And this one felt like a personal attack.

Once my flashlight found another open grave, a chill raked its claws down my arms. This one looked more imperfect, like a gnarly weed forcing itself through gravel. The realization hit soon after: something had pushed upward from beneath the ground. Not shoveled on this side of the grave—almost as if the bones clawed their way out from six feet under through their coffin and the dirt. The chill blossomed into a shiver that rippled from the base of my spine to my neck.

My mouth dropped open. “No,” I whispered. “Reanimation spells aren’t that powerful…are they?”

Red and blue flickered across crooked headstones, revealing names half-hidden behind years of moss and filth. I froze where I stood.

Shit. Shit. Shit.

Sneaky bastards. Hadn’t heard the wheels disrupt the gravel on the road or the low noise of a running engine. Not even a courtesy siren. They’d turned their lights on at the last second, snaking through the dark to hunt me down like a predator. I’d made a mistake in assuming I was safer here in a forgotten burial ground. That this was somehow out of their jurisdiction. An afterthought.

Guess not.

The creaky whine of a car door opening provoked a grimace. The flashlight fell out of my hand, glanced off the toe of my boot, and rolled into the grass where the crickets hummed. Gnats buzzed around my sweaty temples. I swatted away a mosquito shrieking into my ear before it had a chance to feast on me and considered the irony.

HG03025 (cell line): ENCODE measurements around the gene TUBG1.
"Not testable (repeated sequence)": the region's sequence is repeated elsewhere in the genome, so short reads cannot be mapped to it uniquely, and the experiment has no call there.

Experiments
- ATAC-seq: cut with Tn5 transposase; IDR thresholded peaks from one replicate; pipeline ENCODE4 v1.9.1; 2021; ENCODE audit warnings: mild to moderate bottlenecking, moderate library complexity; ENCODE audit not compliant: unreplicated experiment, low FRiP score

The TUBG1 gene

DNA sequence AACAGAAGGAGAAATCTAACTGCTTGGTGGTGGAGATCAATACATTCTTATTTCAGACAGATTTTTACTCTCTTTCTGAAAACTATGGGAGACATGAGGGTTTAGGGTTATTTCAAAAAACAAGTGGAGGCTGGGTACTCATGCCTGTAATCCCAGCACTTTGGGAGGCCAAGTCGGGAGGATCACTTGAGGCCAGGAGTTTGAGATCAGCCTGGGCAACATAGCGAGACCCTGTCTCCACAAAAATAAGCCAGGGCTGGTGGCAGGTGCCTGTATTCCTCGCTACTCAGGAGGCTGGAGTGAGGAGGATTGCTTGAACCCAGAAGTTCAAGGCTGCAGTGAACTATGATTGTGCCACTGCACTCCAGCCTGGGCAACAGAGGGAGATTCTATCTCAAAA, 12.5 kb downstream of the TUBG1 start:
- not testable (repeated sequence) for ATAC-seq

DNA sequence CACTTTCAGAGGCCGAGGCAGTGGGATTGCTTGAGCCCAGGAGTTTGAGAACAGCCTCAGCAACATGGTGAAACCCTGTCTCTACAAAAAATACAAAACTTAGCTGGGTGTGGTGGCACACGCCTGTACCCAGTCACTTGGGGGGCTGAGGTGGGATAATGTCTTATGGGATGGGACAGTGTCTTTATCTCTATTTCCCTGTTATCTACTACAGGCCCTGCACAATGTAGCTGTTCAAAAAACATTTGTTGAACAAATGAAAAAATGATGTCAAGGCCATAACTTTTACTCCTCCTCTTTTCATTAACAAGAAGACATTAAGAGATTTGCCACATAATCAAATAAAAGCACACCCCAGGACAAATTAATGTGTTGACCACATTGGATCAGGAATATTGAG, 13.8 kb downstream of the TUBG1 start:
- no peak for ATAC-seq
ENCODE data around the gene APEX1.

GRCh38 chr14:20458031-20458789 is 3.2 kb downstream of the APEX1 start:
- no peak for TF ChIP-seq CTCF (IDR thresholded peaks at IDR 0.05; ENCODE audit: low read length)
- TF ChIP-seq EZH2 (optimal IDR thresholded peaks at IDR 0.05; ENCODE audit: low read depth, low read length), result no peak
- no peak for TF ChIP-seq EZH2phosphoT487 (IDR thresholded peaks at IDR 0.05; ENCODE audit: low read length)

Ha. You’re so great at priorities, Sera. Way to go.

“Seraphina Mason,” a distantly familiar, masculine voice called. His gruff, no-nonsense tone warped my name into a command. I tried to match it to a face, a badge number, but I don’t think I’d cared to keep the specifics on file for future reference.

Didn’t matter who was doing the arresting, anyway, because I was screwed.

Two for two, and my odds didn’t seem to be improving. That was usually how my nights went when there was paranormal shenanigans afoot.

“Drop the shovel. Hands where I can see them.”

Why can’t I ever work in peace?

I let the bag drop first, then the shovel, the end of the handle bouncing before it came to rest. No reason to make a run for it. I turned around with a heavy sigh, squinting at the strobe lights that burned my eyeballs. As I lifted my dirt-streaked hands in front of me, the figure by the glossy unmarked car emerged from a halo of light. Blue and red reflected off the handcuffs that dangled lazily from his fingertips.

I stifled a groan and pasted over it with a tight smirk. “Fancy seeing you here, Detective Monroe.”

“Yeah, yeah, highlight of my fuckin’ night,” he answered. “Not gonna run on me, are ya?”

“Doesn’t seem worth the effort.”

“Smart move.” He was annoyed with me. And exhausted. And reaching stratospheric levels of resentment. So, really, this was typical.

“You sound awfully chipper tonight, Detective.”